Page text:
Este artículo analiza la efectividad de la medicina aseguradora y las consecuencias negativas de su trabajo, que pudimos observar en el primer período de la pandemia. La metodología de investigación se basa en métodos científicos generales y especiales, en particular: formal-legal, histórico-legal, análisis comparativo y modelización. El procedimiento y los temas a considerar son los siguientes: en la introducción se considerará el concepto de “derecho a la atención de la salud” y la razón de su importancia; en la primera sección, veremos el estado general de la situación, las cifras de diferentes países y los primeros resultados de la lucha contra la pandemia; en la segunda sección, abordaremos algunos de los problemas de acceso a la atención médica en el sistema de seguros y su agravamiento en relación con la pandemia; en el tercero, consideraremos el impacto de la pandemia en el sistema de seguro de salud y cómo podrían haberse evitado problemas. Los resultados de este estudio destacan cómo el sistema de seguro médico ha enfrentado de manera extremadamente insatisfactoria la pandemia y sus consecuencias, y por lo tanto es necesario al menos llevar a cabo un funcionario de pleno derecho, y en el mejor de los casos desarrollar un programa de modernización integral urgente, teniendo en cuenta la experiencia positiva anterior de otros países desarrollados.

Palabras clave: Derecho a la salud; Coronavirus; sistema de salud; medicina pública; medicina privada

I. Introduction

Access to healthcare is a fundamental and essential principle of any modern state. State stability, working capacity of the population, and, accordingly, economic growth, demographic and social prospects directly depend on the health of the population.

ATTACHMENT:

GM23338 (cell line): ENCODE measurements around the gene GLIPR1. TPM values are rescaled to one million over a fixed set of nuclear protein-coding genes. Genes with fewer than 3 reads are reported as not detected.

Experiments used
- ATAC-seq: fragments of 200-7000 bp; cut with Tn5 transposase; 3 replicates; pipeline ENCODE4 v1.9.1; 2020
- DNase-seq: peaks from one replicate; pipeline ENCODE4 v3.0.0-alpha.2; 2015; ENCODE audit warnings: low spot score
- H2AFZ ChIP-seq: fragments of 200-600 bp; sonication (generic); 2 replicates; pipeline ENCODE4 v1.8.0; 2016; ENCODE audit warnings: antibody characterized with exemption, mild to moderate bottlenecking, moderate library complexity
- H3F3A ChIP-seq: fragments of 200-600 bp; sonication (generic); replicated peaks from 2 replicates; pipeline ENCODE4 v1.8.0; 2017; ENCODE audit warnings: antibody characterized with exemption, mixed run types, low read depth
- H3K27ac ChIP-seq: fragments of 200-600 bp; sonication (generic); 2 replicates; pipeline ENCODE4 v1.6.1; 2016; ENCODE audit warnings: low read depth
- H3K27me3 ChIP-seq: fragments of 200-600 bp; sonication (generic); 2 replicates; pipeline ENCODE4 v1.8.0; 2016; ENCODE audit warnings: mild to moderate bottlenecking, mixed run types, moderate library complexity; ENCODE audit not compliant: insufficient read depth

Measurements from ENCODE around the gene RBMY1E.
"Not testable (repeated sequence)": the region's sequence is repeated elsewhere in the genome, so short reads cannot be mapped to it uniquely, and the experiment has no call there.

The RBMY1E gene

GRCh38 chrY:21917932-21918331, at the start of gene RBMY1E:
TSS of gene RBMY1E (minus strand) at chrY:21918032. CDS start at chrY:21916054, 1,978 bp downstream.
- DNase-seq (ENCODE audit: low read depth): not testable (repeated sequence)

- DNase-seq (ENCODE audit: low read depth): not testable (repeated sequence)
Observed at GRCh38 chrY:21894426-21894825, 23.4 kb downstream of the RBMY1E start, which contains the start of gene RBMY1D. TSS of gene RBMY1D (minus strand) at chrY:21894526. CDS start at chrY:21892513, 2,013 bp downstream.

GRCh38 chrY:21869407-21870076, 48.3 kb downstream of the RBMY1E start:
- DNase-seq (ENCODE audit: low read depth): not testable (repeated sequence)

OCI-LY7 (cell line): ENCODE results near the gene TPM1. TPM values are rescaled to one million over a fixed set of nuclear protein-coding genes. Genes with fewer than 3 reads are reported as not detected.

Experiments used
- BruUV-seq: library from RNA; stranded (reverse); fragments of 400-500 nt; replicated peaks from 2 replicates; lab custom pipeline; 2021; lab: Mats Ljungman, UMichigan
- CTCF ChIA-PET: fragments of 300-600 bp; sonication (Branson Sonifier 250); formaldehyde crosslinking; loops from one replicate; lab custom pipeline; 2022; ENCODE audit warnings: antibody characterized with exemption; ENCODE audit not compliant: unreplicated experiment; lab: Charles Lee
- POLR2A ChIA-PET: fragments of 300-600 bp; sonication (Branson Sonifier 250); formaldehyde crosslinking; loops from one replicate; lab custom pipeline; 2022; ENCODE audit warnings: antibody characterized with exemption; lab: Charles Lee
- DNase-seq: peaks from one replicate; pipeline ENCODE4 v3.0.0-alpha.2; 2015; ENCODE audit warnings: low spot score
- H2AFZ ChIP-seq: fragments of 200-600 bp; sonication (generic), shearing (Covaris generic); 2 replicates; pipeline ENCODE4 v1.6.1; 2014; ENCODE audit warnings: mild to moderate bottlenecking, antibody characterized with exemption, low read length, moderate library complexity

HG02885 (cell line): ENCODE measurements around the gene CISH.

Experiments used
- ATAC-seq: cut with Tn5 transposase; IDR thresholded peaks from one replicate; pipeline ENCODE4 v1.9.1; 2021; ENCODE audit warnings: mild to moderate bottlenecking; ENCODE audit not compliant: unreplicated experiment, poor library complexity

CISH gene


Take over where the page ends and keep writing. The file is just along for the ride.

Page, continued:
The right to health or as defined by the International Covenant on Economic, Social and Cultural Rights (1966) “the right to the highest attainable standard of physical and mental health” is enshrined in Article 12 of the Covenant, which has been signed and ratified by most countries.

Therefore, each state builds its own health care system and seeks to eradicate or at least restrict drug addiction, alcoholism, and tobacco smoking with the ensuing consequences for health. There are many national and international programs to combat various global diseases: HIV, tuberculosis, hereditary diseases, cancer, and more recently the Covid-19 epidemic.

With the development of the pandemic, public health protection came to the fore for governments around the world. The epidemic not only became a threat to national security and demography but also undermined global economic ties, became one of the causes of protests and unrest around the world, disrupted the trend towards globalization, increasing the importance of access to healthcare and its quality.